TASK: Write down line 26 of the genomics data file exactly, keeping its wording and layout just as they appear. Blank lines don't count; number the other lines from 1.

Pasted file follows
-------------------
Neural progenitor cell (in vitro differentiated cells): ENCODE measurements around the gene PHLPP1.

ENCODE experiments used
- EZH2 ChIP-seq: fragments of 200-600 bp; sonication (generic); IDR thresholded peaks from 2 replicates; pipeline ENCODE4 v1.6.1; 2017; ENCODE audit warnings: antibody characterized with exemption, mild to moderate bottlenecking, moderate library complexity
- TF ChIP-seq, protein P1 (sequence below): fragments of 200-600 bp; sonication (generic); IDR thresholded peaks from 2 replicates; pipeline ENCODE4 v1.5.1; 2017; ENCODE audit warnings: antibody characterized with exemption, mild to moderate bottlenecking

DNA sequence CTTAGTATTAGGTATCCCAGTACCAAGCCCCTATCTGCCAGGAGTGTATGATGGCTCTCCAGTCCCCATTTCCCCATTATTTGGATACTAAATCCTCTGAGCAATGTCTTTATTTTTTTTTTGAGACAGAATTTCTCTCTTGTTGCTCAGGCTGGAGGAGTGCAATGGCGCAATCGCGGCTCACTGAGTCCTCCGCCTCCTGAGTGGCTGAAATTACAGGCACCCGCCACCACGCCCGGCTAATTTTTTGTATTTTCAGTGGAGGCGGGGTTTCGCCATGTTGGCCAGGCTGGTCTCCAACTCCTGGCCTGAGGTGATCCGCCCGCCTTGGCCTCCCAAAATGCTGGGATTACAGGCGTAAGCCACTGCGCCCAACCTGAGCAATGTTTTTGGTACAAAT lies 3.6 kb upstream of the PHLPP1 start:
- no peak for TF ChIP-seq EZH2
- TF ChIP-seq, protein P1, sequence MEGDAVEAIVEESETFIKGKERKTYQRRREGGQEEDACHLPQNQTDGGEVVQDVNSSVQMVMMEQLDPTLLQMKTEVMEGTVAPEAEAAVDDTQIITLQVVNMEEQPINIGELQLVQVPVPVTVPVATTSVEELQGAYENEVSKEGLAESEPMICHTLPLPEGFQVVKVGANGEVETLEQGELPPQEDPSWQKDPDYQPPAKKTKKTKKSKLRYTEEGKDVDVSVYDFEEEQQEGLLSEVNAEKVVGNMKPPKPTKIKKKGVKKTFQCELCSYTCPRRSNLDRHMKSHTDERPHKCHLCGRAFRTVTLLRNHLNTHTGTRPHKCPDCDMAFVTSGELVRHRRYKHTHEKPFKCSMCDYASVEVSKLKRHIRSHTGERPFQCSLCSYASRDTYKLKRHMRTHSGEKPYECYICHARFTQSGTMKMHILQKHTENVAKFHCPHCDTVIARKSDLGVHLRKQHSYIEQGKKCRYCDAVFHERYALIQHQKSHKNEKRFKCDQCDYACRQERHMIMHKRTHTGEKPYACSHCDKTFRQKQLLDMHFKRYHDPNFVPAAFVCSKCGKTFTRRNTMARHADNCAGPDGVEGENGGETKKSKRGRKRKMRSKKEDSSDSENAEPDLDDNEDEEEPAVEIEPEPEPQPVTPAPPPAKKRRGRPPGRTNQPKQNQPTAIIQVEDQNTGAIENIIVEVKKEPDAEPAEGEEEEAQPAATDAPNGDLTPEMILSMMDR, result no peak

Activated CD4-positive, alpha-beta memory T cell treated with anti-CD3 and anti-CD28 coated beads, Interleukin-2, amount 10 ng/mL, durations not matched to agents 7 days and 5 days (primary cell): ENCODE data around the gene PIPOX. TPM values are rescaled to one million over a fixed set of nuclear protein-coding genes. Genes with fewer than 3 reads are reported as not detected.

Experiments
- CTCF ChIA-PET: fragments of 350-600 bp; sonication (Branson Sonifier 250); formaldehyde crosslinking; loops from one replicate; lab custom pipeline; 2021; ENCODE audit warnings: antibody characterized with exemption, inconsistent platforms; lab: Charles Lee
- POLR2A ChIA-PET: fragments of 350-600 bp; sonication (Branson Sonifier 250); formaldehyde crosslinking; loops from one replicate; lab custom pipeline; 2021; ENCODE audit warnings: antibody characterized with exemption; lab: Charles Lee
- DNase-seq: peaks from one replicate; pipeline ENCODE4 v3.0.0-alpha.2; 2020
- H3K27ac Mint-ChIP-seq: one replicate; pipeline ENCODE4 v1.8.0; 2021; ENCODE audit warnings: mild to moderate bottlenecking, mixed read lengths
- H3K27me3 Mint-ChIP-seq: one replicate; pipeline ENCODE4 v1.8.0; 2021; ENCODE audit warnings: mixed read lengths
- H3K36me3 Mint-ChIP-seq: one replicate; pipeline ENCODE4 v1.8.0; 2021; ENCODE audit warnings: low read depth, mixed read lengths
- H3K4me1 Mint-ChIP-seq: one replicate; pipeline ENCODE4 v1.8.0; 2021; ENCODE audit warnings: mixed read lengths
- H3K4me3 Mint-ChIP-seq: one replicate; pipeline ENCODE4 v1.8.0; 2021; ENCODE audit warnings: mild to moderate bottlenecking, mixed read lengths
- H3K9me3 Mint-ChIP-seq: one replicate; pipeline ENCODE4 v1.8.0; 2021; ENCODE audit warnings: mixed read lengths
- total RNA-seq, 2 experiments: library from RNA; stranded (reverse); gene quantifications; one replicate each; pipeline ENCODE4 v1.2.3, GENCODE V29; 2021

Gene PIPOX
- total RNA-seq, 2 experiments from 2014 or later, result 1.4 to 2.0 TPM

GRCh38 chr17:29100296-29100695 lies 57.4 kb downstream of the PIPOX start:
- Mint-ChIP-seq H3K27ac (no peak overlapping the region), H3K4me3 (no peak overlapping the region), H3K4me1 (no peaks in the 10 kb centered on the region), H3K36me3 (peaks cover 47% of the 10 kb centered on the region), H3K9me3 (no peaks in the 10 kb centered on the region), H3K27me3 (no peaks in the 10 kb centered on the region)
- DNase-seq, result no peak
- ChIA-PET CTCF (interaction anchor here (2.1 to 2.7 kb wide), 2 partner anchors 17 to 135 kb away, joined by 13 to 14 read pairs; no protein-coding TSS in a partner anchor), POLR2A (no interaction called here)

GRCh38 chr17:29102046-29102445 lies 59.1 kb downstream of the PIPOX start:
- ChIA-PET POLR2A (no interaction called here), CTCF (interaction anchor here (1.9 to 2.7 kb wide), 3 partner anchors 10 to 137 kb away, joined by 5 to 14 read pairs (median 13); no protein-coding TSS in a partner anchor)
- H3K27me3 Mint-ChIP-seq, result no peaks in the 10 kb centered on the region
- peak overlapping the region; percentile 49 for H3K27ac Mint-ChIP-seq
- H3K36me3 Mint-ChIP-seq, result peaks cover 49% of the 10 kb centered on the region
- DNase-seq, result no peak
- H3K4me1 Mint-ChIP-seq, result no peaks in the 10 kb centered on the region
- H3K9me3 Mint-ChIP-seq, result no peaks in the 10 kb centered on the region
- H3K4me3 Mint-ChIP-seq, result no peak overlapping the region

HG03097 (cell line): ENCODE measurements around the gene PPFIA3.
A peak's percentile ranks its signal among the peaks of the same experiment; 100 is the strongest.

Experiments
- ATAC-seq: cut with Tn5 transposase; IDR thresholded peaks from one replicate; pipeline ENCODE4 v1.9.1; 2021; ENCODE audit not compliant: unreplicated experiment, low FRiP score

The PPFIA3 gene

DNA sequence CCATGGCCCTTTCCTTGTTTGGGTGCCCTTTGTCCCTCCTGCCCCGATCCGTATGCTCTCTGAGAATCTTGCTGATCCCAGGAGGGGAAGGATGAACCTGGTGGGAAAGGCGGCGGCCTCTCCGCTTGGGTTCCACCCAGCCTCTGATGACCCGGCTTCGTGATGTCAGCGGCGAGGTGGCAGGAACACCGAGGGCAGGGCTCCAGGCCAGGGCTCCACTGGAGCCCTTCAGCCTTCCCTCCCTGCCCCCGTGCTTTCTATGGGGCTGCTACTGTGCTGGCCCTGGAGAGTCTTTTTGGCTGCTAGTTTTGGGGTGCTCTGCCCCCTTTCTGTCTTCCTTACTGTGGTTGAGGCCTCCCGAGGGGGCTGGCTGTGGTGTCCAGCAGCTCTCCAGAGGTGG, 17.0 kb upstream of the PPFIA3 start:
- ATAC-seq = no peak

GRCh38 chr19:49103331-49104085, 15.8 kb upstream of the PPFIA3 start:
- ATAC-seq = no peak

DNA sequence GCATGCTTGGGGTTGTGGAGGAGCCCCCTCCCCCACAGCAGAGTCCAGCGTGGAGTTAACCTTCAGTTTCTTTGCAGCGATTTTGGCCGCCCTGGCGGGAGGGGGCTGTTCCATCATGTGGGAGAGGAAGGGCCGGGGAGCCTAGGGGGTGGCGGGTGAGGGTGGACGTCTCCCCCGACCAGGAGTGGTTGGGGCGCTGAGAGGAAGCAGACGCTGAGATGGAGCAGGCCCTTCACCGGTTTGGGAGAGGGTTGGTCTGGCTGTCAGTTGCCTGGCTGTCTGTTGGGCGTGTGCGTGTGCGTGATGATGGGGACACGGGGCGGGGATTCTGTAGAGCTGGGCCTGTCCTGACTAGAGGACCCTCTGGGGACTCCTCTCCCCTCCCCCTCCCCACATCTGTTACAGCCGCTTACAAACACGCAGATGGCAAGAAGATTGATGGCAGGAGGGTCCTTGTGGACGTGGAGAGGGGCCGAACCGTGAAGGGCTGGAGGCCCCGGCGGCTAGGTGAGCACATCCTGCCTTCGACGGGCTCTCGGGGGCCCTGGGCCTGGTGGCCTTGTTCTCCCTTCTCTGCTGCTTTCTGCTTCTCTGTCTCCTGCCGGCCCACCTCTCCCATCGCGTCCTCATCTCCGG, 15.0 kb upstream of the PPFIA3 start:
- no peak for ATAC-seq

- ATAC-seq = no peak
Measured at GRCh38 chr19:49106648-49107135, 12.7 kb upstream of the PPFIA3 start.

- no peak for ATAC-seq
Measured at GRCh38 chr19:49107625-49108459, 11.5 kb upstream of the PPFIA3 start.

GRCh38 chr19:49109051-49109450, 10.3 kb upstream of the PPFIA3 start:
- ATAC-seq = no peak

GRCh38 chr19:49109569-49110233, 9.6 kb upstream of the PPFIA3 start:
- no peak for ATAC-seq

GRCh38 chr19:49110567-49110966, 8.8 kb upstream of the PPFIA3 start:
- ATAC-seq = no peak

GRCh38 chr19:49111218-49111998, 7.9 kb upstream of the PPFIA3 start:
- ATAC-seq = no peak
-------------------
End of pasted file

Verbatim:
GRCh38 chr17:29102046-29102445 lies 59.1 kb downstream of the PIPOX start: